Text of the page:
New Recording set-up!

Discussion in 'Computers, Electronics, IT & Gaming' started by cwhitey2, Sep 2, 2010.

  1. cwhitey2

    cwhitey2 BlackendCrust Metal™

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    I was planning on getting my new computer last month, but funds were tight so I'm getting one this month. I'm stuck between a dual core or a quad core. Will the cores actually matter? I will be running Reaper with SD 2.0 and an amp sim. That's about all for the process, i just don't want ANY lag.


    So should i get a Dual core with like 6gb of RAM

    or


    Should i get a Quad core with like 3 or 4gb of RAM

    or

    If i find the random Tri core floating around should i buy one of those with RAM in between


    ????


    Any and all opinions are welcome.
     
  2. cwhitey2

    cwhitey2 BlackendCrust Metal™

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    really no one had anything to say?
     
  3. synrgy

    synrgy Ya ya ya I am Lorde

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    In terms of audio software, it shouldn't matter. (There are video games like Starcraft 2 that only take advantage of 2 cores specifically, but I can't think of any audio apps that operate in such a way..)

    That said, what operating system are you planning on running? XP? Vista? 7?
     
  4. asmegin_slayer

    asmegin_slayer cali-cornia bluffer

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    For audio recording, two cores should be more then enough. It's when you get into video, THEN the quads would matter!
     
  5. cwhitey2

    cwhitey2 BlackendCrust Metal™

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    i was planning on running 7

    would 4 gigs of ram be enough?

    cause my old system had 1.6gig cpu and 1gig ram and i would dedicate most of the power to the audio software and it would lag bad and to sound was wretched
     
  6. cwhitey2

    cwhitey2 BlackendCrust Metal™

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    Oh and is it mandatory that I have a sound card or would an integrated one be good enough?
     
  7. synrgy

    synrgy Ya ya ya I am Lorde

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    4 gigs should be more than enough. I still use XP Pro ("if it ain't broke, don't fix it..") and XP only supports 3GB RAM max, so that's what I have installed. (Well, technically one of my machines has 4GB in it, but the extra 1GB isn't in use at all.)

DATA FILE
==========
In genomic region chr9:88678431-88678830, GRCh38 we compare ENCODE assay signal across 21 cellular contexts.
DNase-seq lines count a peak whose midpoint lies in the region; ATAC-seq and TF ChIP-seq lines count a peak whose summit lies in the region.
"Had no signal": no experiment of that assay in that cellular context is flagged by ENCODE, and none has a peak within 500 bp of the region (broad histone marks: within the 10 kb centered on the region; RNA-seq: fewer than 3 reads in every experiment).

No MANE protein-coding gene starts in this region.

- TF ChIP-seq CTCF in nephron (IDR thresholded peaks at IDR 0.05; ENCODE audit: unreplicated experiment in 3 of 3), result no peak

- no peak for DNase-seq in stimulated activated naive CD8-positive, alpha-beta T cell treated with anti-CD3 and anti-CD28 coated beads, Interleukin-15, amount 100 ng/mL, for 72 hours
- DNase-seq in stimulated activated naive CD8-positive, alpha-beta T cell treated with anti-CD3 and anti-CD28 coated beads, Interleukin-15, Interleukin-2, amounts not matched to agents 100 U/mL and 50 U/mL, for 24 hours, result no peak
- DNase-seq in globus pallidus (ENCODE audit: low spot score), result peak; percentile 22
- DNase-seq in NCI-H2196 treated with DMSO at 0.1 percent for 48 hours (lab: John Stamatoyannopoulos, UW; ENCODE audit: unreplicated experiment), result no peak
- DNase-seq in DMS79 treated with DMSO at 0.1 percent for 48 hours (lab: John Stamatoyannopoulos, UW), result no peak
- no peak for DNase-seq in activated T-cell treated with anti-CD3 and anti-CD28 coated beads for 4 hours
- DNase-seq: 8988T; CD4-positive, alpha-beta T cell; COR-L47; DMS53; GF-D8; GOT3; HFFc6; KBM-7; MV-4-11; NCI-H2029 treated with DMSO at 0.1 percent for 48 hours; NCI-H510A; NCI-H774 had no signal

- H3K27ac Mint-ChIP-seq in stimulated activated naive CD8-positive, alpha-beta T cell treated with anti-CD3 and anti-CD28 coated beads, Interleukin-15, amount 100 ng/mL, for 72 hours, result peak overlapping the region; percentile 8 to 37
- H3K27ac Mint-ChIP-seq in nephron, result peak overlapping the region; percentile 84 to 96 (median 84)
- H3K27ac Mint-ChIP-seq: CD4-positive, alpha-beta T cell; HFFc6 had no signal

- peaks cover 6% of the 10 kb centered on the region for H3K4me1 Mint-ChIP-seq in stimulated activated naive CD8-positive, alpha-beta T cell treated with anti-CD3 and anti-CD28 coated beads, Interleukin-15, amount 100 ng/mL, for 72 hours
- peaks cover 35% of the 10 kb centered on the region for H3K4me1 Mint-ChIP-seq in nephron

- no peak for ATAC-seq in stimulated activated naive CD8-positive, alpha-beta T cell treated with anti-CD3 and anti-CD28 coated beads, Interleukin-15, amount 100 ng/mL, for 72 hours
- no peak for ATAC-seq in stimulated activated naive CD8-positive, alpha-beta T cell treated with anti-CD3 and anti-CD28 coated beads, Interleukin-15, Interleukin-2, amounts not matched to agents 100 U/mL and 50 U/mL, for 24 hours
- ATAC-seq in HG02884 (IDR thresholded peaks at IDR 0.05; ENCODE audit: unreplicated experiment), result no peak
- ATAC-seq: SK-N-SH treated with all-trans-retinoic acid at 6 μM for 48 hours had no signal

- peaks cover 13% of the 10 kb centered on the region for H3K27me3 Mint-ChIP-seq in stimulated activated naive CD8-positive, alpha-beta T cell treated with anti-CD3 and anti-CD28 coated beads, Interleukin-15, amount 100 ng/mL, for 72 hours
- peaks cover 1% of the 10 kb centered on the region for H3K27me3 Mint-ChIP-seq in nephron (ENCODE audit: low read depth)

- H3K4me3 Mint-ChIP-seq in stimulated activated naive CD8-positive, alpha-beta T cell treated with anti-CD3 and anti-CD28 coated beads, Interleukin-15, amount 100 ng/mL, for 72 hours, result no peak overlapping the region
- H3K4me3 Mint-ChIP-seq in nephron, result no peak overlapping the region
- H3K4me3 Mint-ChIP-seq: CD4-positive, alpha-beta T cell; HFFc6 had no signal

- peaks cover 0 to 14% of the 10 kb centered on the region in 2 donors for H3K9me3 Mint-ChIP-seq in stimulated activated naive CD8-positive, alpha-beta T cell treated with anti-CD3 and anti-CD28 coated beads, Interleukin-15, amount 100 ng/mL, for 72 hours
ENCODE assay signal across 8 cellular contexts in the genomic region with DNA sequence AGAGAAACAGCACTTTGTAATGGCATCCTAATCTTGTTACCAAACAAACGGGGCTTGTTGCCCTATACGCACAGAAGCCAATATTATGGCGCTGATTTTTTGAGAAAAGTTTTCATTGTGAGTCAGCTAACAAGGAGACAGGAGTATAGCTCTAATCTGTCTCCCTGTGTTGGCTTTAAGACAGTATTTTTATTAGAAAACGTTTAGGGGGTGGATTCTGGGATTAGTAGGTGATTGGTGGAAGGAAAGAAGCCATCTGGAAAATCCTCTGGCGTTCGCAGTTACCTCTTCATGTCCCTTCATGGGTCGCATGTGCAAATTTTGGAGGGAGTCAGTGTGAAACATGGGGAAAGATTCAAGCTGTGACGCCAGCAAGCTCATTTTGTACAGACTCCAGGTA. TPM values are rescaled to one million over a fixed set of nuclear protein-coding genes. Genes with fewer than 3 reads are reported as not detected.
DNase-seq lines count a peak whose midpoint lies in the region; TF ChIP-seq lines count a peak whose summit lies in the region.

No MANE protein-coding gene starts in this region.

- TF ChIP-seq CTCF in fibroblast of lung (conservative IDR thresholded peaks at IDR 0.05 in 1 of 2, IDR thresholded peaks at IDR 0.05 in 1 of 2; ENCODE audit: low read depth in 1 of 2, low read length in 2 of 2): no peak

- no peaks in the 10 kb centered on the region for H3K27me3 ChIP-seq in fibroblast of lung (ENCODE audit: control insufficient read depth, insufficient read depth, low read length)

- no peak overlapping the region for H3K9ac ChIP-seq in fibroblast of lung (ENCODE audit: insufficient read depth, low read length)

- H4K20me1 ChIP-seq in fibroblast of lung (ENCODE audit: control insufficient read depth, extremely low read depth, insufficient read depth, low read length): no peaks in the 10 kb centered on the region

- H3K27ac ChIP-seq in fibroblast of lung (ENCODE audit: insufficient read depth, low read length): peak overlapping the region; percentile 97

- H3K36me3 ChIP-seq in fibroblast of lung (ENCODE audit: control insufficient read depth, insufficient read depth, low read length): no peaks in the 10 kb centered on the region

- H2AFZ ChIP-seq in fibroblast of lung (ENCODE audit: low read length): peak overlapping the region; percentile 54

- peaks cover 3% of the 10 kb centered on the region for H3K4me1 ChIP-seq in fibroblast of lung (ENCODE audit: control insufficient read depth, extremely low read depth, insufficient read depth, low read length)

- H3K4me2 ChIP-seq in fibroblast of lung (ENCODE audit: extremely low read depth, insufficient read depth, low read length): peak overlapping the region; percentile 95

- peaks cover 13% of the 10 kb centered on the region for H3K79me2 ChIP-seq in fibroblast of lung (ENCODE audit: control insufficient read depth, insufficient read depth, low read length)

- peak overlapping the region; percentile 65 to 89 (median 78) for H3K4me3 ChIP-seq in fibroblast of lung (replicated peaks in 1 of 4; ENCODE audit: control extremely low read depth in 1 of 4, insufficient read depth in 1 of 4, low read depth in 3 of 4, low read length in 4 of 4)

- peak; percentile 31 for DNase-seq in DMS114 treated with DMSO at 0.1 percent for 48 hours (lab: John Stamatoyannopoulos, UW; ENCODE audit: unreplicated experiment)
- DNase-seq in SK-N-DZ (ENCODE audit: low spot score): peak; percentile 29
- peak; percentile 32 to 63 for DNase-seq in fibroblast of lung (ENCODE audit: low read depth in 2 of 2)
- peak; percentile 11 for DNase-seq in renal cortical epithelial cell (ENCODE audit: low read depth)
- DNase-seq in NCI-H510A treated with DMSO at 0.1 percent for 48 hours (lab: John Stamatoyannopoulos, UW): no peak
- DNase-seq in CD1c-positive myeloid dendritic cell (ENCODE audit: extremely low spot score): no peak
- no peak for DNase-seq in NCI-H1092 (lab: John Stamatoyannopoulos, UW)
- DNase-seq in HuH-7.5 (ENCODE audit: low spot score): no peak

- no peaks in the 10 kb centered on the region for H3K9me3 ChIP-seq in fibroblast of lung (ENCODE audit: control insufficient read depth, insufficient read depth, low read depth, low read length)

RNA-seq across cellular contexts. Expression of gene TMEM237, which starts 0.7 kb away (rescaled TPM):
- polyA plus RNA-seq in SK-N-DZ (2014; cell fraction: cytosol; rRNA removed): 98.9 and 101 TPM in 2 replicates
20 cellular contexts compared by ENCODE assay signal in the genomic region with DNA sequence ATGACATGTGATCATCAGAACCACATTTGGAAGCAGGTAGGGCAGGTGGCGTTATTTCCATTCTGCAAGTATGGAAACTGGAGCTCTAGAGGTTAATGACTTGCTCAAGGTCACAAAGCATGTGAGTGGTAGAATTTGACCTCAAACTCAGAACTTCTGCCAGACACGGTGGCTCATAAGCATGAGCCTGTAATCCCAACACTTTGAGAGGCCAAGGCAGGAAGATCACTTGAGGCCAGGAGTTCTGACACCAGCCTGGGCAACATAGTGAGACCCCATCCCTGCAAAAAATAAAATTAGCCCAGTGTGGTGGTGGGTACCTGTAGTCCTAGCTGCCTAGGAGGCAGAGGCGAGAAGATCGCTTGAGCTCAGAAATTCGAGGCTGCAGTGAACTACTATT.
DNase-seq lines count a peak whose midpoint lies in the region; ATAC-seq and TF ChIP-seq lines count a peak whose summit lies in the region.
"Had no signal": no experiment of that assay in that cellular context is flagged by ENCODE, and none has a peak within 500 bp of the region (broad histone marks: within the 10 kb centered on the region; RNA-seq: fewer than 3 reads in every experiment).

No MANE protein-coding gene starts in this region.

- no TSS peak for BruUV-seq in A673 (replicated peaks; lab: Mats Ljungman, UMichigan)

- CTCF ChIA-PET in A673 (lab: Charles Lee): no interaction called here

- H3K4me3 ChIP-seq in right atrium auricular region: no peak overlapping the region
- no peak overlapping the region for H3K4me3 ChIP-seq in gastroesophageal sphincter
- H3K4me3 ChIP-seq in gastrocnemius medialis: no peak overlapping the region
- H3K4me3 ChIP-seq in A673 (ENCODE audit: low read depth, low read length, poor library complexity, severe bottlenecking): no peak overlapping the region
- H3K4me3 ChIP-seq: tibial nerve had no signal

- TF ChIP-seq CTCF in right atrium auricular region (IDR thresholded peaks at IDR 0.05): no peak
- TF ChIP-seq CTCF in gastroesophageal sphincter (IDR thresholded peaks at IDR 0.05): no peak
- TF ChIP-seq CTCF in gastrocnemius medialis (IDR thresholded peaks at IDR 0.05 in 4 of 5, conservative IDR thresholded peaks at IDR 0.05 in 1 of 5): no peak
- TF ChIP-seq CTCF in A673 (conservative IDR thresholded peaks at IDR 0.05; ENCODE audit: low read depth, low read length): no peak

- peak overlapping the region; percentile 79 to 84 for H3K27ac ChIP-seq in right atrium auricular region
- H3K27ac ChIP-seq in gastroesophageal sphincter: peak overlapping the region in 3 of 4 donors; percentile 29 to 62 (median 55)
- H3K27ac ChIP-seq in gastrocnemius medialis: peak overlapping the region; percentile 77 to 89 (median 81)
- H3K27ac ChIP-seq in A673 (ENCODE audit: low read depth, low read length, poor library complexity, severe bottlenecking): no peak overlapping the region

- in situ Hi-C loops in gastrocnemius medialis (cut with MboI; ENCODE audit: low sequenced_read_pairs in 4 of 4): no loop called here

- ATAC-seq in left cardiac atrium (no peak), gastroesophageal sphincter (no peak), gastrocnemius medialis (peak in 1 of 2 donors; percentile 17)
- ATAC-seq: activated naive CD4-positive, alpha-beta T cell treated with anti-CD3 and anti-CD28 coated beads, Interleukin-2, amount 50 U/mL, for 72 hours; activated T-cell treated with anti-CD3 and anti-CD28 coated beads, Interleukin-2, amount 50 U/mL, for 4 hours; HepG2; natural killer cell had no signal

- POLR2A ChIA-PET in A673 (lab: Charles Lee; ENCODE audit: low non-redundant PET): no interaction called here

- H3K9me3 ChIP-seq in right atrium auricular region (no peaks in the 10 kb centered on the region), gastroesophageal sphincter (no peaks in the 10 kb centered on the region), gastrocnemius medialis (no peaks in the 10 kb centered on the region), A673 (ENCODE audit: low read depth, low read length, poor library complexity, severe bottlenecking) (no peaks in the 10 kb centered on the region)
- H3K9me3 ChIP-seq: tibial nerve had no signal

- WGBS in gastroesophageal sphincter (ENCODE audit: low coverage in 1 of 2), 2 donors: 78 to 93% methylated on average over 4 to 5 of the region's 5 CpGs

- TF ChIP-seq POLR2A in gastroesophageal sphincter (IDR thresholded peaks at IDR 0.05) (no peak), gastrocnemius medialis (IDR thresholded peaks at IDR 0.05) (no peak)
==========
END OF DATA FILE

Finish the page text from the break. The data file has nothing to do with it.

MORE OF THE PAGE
I can run tons of audio channels and VST/MIDI channels simultaneously with no problems whatsoever, so I would imagine that 4 gigs on a Win7 machine would do the job just fine.

    Of course, once you get set up you'll want to run msconfig and get rid of any useless proprietary 'services' or programs that run in the background and/or taskbar. :yesway:
     
  8. synrgy

    synrgy Ya ya ya I am Lorde

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    Integrated = Massive Fail about 99.9% of the time. They just aren't intended for the intensive use a DAW program throws at them.

    You want an audio card or audio interface that has it's own dedicated memory. There are plenty of very good yet surprisingly cheap ones out there. I have an M-Audio Audiophile 192 (has on-board 128MB RAM) that I bought for about $125 in 2005. It's great.
     
  9. cwhitey2

    cwhitey2 BlackendCrust Metal™

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    :yesway: Sweet thanks i will deff buy a machine with an actual sound card now, i think thats why mine would make weird noises and lag out.
     
  10. synrgy

    synrgy Ya ya ya I am Lorde

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    Now that I think about it, you may be able to do okay with your existing comp simply by installing a nice graphics card.. It's a surprising chunk of the battle. :yesway:
     
  11. cwhitey2

    cwhitey2 BlackendCrust Metal™

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    One more question. Say i buy a machine with an integrated sound card can i add an aftermarket sound card to it?
     
  12. synrgy

    synrgy Ya ya ya I am Lorde

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    Depends on the machine you buy and what empty expansion slots it offers. Also, it doesn't necessarily have to be a sound card, but could be an audio interface that runs via USB or Firewire.

    I actually have both, and I personally prefer the internal sound card, but that's me. Mine is a PCI card, and my machine(s) have always had an empty PCI slot where I can plug it in. That said, PCI is starting to go away in favor of PCI Express and it's various upgrades (PCIe x16, PCIe 2.0, etc). Point is, try to find out what expansion slots you will have available in the machine you're purchasing, and that will give you an idea of what your internal sound card options may be.
     
  13. cwhitey2

    cwhitey2 BlackendCrust Metal™

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    it has one extra slot, i was planning on buying a barebones system and just modding it
     
  14. synrgy

    synrgy Ya ya ya I am Lorde

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    Just make sure the card you purchase is made for the slot your motherboard has available. IE -- You can't plug a PCI card into a PCIe slot. :yesway:
     
  15. cwhitey2

    cwhitey2 BlackendCrust Metal™

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    ok good thing you told me that :metal:
     

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